Posts Tagged ‘Wonder Woman’

Tharg’s Tribute to Kevin O’Neill: When the Comics Code Banned His Art

December 30, 2017

Yesterday in one of the posts I mentioned the dictatorial grip the Comics Code Authority had over American comics from the 1950s to the mid-1980s. The Code was sent up to reassure and protect the American public after the moral panic over Horror comics in the 1950s. This spread to comics as a whole, which were seen as subversive, morally corrupting and un-American. This included bizarre accusations of Fascism and deviant sexuality aimed at those stalwarts of popular American culture, Superman, Batman and Wonder Woman. The scare decimated the American comics industry, and nearly caused its total collapse.

The Code was set up to ensure that all comics were suitable for a child of seven to read. Its officials were unelected, and in many cases had right-wing views that showed absolutely no understanding of popular politics or culture. It was supposed to be a voluntary organisation, and there were comics creators who worked outside and often against the code. Like Robert Crumb and the underground scene, or the independents Like Dave Sim and Cerebus the Aardvark. In practice, however, those comics were well outside the mainstream, and were only available in head shops and specialist comics stores like Forbidden Planet and the late, lamented Forever People in Bristol.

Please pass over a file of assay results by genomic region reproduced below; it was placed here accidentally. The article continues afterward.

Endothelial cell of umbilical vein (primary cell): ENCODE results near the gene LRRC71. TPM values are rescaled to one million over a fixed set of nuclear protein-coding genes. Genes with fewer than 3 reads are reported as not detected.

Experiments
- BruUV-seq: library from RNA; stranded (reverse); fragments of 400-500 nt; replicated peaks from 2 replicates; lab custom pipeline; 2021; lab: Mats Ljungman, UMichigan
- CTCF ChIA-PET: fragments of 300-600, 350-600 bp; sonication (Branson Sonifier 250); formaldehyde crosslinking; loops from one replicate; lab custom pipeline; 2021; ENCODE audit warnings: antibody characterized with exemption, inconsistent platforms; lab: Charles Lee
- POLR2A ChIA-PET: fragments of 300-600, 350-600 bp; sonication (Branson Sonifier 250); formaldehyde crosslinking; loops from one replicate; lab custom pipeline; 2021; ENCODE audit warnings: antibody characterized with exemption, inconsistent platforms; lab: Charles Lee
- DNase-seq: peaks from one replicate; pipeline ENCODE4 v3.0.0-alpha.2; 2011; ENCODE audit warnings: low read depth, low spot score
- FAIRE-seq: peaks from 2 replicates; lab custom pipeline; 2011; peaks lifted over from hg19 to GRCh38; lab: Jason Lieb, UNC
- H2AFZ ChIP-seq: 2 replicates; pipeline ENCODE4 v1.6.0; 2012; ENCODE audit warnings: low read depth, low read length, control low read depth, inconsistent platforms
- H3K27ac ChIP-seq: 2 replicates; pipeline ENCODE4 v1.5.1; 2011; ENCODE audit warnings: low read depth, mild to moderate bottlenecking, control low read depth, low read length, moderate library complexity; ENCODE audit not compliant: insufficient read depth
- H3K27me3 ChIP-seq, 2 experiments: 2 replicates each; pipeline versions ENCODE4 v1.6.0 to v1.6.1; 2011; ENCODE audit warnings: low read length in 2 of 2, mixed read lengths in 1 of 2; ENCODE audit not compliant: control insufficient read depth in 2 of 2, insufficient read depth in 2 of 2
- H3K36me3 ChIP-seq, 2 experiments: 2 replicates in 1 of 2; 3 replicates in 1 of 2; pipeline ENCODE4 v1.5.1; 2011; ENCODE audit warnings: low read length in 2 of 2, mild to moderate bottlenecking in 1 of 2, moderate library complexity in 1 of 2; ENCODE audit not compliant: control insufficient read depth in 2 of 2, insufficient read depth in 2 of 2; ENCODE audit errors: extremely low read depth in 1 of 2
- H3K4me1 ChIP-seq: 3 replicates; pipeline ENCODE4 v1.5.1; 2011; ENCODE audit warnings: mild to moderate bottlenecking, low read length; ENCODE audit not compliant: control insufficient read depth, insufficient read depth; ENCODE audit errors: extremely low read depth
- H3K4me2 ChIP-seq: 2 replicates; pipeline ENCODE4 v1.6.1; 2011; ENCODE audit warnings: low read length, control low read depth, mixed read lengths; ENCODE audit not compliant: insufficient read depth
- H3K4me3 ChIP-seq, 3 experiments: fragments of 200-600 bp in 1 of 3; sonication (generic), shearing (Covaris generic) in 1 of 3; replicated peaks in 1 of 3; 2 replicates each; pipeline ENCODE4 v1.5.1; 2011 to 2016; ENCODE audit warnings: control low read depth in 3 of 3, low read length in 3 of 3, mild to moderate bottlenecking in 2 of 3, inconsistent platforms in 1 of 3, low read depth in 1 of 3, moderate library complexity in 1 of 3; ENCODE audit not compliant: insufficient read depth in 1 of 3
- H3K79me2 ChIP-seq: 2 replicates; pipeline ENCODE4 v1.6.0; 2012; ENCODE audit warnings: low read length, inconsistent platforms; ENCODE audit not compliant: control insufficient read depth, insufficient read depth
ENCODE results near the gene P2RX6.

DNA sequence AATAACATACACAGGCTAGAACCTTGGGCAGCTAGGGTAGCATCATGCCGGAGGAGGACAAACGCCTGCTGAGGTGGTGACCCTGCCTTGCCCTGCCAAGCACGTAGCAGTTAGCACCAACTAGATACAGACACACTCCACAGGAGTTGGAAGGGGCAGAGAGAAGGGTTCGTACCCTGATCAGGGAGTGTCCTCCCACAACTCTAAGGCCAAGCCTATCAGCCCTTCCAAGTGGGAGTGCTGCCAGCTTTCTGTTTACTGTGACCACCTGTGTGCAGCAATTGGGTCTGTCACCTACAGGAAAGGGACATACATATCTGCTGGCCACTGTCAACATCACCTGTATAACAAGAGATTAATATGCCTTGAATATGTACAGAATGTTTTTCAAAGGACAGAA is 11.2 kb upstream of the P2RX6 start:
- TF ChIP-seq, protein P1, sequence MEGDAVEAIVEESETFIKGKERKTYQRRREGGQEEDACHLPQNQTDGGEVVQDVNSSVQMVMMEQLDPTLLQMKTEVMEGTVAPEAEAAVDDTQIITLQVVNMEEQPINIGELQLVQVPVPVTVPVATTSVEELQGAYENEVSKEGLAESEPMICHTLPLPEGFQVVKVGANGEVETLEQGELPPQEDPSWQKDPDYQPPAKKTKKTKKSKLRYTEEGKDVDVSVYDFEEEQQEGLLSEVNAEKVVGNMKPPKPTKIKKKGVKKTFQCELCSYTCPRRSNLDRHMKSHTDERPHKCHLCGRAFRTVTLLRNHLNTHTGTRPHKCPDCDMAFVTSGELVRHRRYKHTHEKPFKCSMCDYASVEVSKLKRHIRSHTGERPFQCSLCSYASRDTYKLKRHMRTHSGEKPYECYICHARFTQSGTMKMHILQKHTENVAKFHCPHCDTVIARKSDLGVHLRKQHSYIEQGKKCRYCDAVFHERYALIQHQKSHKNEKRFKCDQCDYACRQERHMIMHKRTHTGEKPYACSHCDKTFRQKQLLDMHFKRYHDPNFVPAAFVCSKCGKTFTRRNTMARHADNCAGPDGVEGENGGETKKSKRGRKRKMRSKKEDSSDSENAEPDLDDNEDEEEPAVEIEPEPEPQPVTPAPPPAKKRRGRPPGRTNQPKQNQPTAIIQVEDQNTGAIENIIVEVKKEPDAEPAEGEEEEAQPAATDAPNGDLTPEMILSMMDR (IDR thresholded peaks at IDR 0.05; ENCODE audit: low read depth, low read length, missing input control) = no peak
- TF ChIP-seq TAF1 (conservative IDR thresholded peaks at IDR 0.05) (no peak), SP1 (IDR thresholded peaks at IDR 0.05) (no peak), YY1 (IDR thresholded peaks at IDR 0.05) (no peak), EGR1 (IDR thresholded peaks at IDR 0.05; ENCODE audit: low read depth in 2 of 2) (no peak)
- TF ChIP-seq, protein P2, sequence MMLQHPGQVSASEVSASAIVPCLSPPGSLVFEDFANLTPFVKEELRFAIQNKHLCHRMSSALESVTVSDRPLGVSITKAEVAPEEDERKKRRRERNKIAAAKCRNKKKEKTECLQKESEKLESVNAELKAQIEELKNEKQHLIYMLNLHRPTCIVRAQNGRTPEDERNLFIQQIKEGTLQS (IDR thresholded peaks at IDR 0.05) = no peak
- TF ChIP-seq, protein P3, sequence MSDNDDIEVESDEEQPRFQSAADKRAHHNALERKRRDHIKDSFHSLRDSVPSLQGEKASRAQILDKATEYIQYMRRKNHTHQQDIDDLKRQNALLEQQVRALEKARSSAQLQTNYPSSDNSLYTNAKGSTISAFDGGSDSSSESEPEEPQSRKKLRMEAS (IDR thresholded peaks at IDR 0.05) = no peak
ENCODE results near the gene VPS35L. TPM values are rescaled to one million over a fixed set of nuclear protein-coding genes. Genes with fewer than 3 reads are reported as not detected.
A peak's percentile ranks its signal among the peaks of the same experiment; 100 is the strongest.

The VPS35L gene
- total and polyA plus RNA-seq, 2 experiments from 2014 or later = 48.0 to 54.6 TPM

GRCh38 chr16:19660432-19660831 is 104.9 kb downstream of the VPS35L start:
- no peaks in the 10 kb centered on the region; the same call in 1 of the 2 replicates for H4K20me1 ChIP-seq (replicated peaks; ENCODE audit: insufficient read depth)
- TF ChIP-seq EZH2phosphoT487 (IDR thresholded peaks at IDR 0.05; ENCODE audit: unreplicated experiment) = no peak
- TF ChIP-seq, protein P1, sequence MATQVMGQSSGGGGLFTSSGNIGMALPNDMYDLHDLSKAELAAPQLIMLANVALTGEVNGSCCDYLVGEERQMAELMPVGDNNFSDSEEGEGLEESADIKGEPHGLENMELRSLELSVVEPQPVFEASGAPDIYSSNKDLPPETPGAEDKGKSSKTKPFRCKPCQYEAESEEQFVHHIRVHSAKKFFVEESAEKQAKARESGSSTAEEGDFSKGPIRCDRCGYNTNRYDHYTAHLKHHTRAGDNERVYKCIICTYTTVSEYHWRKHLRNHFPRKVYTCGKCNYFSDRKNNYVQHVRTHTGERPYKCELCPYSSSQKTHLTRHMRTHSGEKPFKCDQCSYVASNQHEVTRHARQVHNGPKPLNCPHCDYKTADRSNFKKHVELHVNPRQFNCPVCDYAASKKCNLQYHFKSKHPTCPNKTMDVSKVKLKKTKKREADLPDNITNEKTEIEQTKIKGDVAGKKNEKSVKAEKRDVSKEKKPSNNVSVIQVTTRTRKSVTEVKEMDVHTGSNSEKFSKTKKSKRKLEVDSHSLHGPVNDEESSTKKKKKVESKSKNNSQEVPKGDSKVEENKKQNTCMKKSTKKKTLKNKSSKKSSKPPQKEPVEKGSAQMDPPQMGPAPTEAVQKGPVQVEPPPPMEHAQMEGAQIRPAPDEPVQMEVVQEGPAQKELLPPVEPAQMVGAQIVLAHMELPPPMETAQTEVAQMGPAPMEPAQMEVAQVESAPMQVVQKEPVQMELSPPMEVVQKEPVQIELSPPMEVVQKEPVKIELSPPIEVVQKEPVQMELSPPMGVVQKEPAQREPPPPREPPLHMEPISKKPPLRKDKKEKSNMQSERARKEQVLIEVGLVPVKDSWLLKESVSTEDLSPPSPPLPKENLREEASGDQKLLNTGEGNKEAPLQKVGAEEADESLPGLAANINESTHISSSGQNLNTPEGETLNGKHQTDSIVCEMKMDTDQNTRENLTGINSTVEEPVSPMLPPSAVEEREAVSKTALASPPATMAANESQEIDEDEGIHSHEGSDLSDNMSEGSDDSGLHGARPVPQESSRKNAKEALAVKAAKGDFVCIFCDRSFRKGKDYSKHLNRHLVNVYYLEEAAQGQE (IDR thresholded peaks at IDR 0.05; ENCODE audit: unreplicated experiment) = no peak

I discussed how the Code rejected one issue of the Green Lantern Corps, written by Alan Moore and drawn by Kevin O’Neill, on the grounds that O’Neill’s artwork was too grotesque and disturbing for children. This was ironic, as he had been delighting children and adults with his monstrous aliens, mutants, robots and equally grotesque humans for years in the pages of 2000 AD. He was and remains one of comicdom’s favourite artists, and while the other artists who worked on the Nemesis the Warlock strip added the considerable talents to the tale of the Warlock and his foe, the human ‘Ultimate Fascist’ Grand Master Torquemada, I think much of the strip’s initial popularity came from his superb, bizarre artwork.